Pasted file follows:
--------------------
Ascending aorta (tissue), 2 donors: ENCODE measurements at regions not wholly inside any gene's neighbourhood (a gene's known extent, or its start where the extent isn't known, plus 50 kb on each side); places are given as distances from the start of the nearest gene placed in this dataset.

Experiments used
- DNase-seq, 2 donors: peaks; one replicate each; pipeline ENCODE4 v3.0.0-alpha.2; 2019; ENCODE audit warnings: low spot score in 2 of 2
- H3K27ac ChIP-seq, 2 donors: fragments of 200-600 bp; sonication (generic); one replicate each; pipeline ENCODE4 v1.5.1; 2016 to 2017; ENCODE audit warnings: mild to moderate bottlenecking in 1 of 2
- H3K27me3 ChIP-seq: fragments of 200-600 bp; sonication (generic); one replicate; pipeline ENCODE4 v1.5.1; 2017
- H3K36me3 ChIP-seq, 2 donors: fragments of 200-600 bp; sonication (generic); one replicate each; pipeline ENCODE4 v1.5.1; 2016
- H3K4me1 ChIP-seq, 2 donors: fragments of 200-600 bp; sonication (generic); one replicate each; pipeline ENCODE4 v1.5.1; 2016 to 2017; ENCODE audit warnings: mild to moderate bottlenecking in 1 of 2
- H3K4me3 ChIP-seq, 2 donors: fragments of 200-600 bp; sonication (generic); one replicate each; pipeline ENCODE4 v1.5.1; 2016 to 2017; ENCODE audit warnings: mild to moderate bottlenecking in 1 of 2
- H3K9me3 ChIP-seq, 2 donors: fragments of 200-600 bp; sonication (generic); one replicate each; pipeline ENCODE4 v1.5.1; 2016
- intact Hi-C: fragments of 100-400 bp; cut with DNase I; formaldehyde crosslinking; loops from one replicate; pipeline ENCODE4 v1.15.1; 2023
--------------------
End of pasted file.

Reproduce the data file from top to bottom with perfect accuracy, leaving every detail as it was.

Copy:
Ascending aorta (tissue), 2 donors: ENCODE measurements at regions not wholly inside any gene's neighbourhood (a gene's known extent, or its start where the extent isn't known, plus 50 kb on each side); places are given as distances from the start of the nearest gene placed in this dataset.

Experiments used
- DNase-seq, 2 donors: peaks; one replicate each; pipeline ENCODE4 v3.0.0-alpha.2; 2019; ENCODE audit warnings: low spot score in 2 of 2
- H3K27ac ChIP-seq, 2 donors: fragments of 200-600 bp; sonication (generic); one replicate each; pipeline ENCODE4 v1.5.1; 2016 to 2017; ENCODE audit warnings: mild to moderate bottlenecking in 1 of 2
- H3K27me3 ChIP-seq: fragments of 200-600 bp; sonication (generic); one replicate; pipeline ENCODE4 v1.5.1; 2017
- H3K36me3 ChIP-seq, 2 donors: fragments of 200-600 bp; sonication (generic); one replicate each; pipeline ENCODE4 v1.5.1; 2016
- H3K4me1 ChIP-seq, 2 donors: fragments of 200-600 bp; sonication (generic); one replicate each; pipeline ENCODE4 v1.5.1; 2016 to 2017; ENCODE audit warnings: mild to moderate bottlenecking in 1 of 2
- H3K4me3 ChIP-seq, 2 donors: fragments of 200-600 bp; sonication (generic); one replicate each; pipeline ENCODE4 v1.5.1; 2016 to 2017; ENCODE audit warnings: mild to moderate bottlenecking in 1 of 2
- H3K9me3 ChIP-seq, 2 donors: fragments of 200-600 bp; sonication (generic); one replicate each; pipeline ENCODE4 v1.5.1; 2016
- intact Hi-C: fragments of 100-400 bp; cut with DNase I; formaldehyde crosslinking; loops from one replicate; pipeline ENCODE4 v1.15.1; 2023